• The analysis uses the number of shift positions K selected during the preliminary analysis. For our example, K = 1200 is selected.
  • The number of product pairs the data set will support is N - K, to avoid shifting beyond the end of the data set.
  • An autocorrelation analysis selects data from the output data column for both the shifted and unshifted sequences.
  • A crosscorrelation analysis selects shifted output data and unshifted input data for the data sequences.
  • For both cases, note that the shifted data is always taken from the output data.
  • Calculate and store the correlation values over the selected range of time shifts.

Here is an example plot, showing a cross-correlation from a one hour run of 360000 samples. That is, it shows the degree of linear relationship between the output data and input data for each time period.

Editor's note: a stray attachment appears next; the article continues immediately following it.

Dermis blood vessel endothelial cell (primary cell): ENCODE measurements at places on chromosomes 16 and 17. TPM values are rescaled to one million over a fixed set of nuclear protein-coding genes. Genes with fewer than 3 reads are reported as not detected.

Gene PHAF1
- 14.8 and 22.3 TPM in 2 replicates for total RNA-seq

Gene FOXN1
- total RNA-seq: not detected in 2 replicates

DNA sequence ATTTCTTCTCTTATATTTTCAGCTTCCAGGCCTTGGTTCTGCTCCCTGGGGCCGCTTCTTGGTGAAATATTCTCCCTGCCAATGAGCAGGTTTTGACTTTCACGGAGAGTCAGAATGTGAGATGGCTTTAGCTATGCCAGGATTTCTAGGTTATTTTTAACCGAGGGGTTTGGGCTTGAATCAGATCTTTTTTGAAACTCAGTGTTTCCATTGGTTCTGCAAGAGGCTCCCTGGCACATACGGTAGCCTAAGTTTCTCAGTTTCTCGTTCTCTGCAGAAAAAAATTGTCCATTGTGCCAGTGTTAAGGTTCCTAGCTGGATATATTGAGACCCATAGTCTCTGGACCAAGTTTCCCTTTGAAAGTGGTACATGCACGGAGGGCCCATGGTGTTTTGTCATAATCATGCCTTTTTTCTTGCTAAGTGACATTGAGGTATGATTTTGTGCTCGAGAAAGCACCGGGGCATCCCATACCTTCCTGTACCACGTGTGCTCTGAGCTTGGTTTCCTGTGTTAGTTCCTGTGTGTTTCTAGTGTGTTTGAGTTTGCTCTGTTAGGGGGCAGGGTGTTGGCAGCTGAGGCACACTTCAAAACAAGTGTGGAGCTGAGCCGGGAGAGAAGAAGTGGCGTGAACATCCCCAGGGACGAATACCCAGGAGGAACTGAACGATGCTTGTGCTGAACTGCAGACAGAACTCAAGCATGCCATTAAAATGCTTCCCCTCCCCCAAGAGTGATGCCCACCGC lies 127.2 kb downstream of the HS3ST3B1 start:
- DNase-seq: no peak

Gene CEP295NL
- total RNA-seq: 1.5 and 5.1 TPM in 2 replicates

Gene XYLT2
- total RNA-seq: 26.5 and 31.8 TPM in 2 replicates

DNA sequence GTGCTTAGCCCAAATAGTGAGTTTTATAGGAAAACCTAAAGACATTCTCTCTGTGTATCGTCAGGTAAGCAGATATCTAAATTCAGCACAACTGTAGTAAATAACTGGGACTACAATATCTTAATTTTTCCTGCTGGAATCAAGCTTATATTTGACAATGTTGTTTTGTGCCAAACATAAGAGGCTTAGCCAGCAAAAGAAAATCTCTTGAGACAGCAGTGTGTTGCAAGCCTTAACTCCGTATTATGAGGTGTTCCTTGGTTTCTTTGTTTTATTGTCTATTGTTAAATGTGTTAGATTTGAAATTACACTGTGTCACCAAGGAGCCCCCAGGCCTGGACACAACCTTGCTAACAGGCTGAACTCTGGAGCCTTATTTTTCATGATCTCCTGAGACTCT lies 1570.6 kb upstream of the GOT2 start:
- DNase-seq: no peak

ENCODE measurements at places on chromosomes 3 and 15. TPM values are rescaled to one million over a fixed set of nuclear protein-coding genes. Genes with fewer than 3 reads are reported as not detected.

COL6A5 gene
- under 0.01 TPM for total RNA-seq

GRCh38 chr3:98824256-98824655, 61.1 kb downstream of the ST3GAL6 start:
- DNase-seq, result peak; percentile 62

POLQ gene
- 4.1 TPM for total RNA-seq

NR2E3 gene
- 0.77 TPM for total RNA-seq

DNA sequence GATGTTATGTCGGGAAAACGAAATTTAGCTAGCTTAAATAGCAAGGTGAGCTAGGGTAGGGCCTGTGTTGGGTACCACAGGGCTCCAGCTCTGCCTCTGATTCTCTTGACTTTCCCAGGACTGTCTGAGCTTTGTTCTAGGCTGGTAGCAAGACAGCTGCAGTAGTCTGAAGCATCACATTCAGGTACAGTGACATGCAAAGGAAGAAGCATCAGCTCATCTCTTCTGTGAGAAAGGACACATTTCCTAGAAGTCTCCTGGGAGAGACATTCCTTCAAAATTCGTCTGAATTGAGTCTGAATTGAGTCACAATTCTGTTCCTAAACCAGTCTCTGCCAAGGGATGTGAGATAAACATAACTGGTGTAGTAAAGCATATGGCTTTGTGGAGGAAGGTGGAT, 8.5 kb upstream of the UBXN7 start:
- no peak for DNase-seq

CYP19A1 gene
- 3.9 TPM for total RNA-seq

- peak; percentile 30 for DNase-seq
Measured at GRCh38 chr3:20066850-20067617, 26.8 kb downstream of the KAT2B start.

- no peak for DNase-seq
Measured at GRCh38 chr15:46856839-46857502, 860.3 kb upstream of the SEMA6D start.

Cross correlation plot

Some features to notice:

  • A dominant exponential decay of duration about 350 sample intervals
  • An extended oscillatory pattern with cycle around 220 sample intervals, at a lower level than what seemed present in the exploratory study
  • An initial exponential rise of duration approximately 100 samples
  • An unusual and possibly spurious fast oscillation of duration around 30 samples


Correlation and state behaviors

Yes, but what does all of this mean?

From this point on, the analysis becomes more qualitative and a little less obvious. Fortunately, we don't need to precisely nail down what the system is doing; the immediate goal is just to estimate how many things the system is doing to get an appropriate number of state variables for a model. But what things? We will start there next time.